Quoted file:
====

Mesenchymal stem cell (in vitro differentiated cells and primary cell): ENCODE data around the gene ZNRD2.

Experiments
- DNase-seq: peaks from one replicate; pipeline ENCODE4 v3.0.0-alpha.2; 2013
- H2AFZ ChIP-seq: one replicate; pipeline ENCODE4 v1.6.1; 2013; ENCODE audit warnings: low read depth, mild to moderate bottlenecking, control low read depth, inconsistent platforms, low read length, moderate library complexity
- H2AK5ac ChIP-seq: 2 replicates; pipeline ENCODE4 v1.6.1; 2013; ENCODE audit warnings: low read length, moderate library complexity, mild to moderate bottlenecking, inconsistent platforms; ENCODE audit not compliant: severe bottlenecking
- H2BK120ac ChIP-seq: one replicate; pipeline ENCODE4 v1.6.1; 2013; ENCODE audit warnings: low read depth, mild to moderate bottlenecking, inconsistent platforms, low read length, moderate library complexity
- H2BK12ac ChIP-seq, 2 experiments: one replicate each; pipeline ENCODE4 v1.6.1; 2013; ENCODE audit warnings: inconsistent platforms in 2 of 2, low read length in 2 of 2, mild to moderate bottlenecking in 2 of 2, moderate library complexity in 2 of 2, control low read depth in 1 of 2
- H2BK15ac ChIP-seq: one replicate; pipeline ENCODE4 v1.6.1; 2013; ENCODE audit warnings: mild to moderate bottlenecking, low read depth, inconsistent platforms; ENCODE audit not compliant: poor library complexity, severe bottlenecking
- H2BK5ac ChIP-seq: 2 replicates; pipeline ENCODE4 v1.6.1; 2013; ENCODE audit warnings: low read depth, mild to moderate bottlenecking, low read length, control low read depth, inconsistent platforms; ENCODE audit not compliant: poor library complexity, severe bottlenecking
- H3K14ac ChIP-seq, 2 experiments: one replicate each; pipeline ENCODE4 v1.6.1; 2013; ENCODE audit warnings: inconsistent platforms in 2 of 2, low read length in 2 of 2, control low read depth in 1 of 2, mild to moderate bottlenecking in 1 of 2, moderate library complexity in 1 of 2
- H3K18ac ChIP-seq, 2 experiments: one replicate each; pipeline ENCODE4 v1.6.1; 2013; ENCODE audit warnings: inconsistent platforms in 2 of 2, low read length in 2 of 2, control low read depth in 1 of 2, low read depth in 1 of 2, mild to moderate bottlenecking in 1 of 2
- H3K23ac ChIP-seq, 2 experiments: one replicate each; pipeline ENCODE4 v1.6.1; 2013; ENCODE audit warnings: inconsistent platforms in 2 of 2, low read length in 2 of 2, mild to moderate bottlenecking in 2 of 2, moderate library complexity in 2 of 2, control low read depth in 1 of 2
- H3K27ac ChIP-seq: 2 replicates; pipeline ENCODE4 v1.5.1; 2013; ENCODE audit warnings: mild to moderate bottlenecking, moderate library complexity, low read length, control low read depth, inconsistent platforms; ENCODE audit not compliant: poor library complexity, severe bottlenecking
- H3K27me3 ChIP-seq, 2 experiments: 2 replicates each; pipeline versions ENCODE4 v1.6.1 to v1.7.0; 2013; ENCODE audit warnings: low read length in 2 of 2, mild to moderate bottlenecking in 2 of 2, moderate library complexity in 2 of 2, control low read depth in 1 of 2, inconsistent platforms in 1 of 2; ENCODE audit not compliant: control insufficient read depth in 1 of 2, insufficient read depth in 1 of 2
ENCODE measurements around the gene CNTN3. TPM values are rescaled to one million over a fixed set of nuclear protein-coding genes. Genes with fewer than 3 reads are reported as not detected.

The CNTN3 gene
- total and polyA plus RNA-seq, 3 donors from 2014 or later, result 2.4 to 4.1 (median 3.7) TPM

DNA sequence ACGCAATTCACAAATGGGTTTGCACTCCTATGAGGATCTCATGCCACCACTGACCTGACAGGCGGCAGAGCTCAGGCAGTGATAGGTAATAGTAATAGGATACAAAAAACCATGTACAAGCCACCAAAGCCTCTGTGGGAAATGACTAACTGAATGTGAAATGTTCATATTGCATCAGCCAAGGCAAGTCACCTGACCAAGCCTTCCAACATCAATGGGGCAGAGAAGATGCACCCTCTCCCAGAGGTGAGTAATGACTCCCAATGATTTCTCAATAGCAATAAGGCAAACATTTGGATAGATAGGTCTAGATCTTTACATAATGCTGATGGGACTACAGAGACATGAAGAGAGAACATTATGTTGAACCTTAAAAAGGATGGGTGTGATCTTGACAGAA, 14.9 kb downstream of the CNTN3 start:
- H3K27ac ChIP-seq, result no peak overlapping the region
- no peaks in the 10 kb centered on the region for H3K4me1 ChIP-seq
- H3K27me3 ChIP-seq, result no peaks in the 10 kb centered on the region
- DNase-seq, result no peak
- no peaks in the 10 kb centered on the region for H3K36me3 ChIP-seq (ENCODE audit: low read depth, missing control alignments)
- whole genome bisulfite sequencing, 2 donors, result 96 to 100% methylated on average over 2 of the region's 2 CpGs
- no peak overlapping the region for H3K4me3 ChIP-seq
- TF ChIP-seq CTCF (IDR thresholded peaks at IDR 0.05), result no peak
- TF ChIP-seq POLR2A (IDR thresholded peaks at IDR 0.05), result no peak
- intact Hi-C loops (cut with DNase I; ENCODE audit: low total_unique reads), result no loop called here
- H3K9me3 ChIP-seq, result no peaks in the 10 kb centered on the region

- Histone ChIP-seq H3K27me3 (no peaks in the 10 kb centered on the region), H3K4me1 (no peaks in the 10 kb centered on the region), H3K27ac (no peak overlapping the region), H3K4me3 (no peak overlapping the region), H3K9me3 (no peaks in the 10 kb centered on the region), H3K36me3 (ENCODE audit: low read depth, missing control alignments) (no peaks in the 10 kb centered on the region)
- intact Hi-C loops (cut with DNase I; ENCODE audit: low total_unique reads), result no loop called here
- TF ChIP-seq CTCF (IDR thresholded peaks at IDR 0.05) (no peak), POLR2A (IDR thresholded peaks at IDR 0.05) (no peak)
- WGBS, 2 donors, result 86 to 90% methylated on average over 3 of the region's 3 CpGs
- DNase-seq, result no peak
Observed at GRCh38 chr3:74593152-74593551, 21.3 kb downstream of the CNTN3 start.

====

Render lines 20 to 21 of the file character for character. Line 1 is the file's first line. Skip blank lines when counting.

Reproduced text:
- no peaks in the 10 kb centered on the region for H3K4me1 ChIP-seq
- H3K27me3 ChIP-seq, result no peaks in the 10 kb centered on the region